Published: Mon, June 11, 2018
Finance | By Loren Pratt

Bitcoin tumbles as hackers hit South Korean exchange Coinrail

Bitcoin tumbles as hackers hit South Korean exchange Coinrail

A university student, a member of a club studying cryptocurrencies, attends a meeting at a university in Seoul on Dec 20, 2017.

Bitcoin's price has fallen to $6,627 (on the Bitstamp exchange) on the news of a hack of a major cryptocurrency exchange in South Korea - Coinrail.

A South Korean cryptocurrency exchange said Monday hackers have stolen about one-third of the coins traded on its market, an announcement that sent bitcoin prices tumbling to a two-month low.

Coinrail did not specify the value of the currency that was taken in the attack at the weekend but said it was working with authorities and other coin developers to track down the culprits.

In 2014, Tokyo-based Mt Gox, which once handled 80% of the world's bitcoin trades, filed for bankruptcy after losing bitcoins worth around half a billion dollars.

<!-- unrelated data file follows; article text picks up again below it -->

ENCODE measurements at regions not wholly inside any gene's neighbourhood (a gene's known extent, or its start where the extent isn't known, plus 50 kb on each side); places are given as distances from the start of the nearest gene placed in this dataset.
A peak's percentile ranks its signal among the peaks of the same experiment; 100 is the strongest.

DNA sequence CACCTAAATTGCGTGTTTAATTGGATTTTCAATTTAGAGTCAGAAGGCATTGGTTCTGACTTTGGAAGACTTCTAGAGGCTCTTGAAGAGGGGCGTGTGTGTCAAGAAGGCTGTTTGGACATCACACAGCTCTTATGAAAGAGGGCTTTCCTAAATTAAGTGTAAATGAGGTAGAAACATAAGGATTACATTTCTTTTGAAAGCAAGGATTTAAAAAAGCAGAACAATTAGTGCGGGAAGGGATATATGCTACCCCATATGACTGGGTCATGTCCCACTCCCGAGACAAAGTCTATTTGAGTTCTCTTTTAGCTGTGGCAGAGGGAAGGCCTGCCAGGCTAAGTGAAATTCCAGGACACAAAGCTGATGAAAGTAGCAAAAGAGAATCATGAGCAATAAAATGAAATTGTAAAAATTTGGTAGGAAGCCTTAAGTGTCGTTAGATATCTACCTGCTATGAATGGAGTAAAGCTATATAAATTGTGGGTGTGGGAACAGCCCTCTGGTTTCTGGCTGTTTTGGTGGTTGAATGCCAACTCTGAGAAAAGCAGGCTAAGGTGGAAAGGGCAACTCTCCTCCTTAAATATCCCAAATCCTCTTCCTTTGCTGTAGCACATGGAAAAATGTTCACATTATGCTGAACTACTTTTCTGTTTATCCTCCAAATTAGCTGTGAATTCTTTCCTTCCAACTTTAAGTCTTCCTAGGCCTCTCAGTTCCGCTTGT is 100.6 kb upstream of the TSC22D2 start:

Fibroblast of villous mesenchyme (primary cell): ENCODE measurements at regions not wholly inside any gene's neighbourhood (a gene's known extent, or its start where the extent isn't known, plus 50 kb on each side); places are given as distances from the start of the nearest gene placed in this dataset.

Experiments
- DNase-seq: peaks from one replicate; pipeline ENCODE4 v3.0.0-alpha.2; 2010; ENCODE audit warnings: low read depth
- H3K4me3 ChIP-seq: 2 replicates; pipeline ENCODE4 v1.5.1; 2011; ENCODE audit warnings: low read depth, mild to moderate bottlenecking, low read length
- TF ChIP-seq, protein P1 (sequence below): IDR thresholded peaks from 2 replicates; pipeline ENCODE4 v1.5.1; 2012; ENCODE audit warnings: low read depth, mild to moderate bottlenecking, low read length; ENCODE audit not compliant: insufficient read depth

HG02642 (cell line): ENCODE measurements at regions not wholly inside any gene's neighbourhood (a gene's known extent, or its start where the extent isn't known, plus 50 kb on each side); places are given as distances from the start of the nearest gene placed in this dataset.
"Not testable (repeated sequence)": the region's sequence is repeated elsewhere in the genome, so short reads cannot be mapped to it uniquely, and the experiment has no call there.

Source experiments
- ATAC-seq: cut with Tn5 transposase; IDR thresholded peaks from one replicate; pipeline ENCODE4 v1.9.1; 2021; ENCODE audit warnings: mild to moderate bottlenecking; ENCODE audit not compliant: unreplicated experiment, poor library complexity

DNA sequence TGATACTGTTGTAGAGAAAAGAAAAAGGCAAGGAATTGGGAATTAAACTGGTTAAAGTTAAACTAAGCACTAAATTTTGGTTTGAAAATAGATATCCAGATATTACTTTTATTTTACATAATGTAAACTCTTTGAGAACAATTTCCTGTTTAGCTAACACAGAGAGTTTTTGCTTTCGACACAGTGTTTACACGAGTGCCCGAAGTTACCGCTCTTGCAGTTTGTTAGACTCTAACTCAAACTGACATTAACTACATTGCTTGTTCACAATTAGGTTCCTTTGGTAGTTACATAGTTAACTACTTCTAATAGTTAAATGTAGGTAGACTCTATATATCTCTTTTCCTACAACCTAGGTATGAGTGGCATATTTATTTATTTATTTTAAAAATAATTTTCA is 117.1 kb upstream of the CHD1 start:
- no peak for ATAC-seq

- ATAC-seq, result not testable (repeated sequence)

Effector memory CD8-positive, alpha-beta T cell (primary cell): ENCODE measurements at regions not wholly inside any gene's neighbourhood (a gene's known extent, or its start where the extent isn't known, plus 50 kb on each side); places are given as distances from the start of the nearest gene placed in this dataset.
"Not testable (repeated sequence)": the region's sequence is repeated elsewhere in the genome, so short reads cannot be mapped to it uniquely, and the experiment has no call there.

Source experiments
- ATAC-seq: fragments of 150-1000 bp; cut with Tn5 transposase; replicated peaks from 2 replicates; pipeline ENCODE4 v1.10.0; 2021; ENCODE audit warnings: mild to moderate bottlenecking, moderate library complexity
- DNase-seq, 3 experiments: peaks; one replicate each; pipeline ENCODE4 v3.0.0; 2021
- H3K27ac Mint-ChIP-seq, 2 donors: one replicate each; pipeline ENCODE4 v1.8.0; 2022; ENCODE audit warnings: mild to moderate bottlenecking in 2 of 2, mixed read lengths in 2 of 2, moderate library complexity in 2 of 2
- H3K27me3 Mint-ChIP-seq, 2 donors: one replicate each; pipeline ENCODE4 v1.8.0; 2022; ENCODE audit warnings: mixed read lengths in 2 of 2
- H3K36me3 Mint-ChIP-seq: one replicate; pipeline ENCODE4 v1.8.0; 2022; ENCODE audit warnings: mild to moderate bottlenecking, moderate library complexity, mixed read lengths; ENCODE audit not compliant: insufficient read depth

The latest attack highlights the lack of security and weak regulation of global cryptocurrency markets.

A cryptocurrency exchange hack in South Korea jolted holders of digital assets, fueling a $46 billion selloff and extending this year's Bitcoin slump to more than 50 percent. First and foremost is the news that another South Korean exchange has been hacked.

Coinrail said "70% of total coin and token reserves have been confirmed to be safely stored and moved to a cold wallet [not connected to the internet]".

"Coinrail, as of June this year, hasn't been certified with the ISMS, as it isn't mandatory (for the organisation to do so)", the local regulator said in a statement. South Korea has been the third largest market for Bitcoin trading in the world after Japan and the USA and has also suffered several major exchange hacks resulting in both fear driven activity on the trading side and calls for more stringent regulation from the government. "The company wasn't immediately available for further comments".

Like this: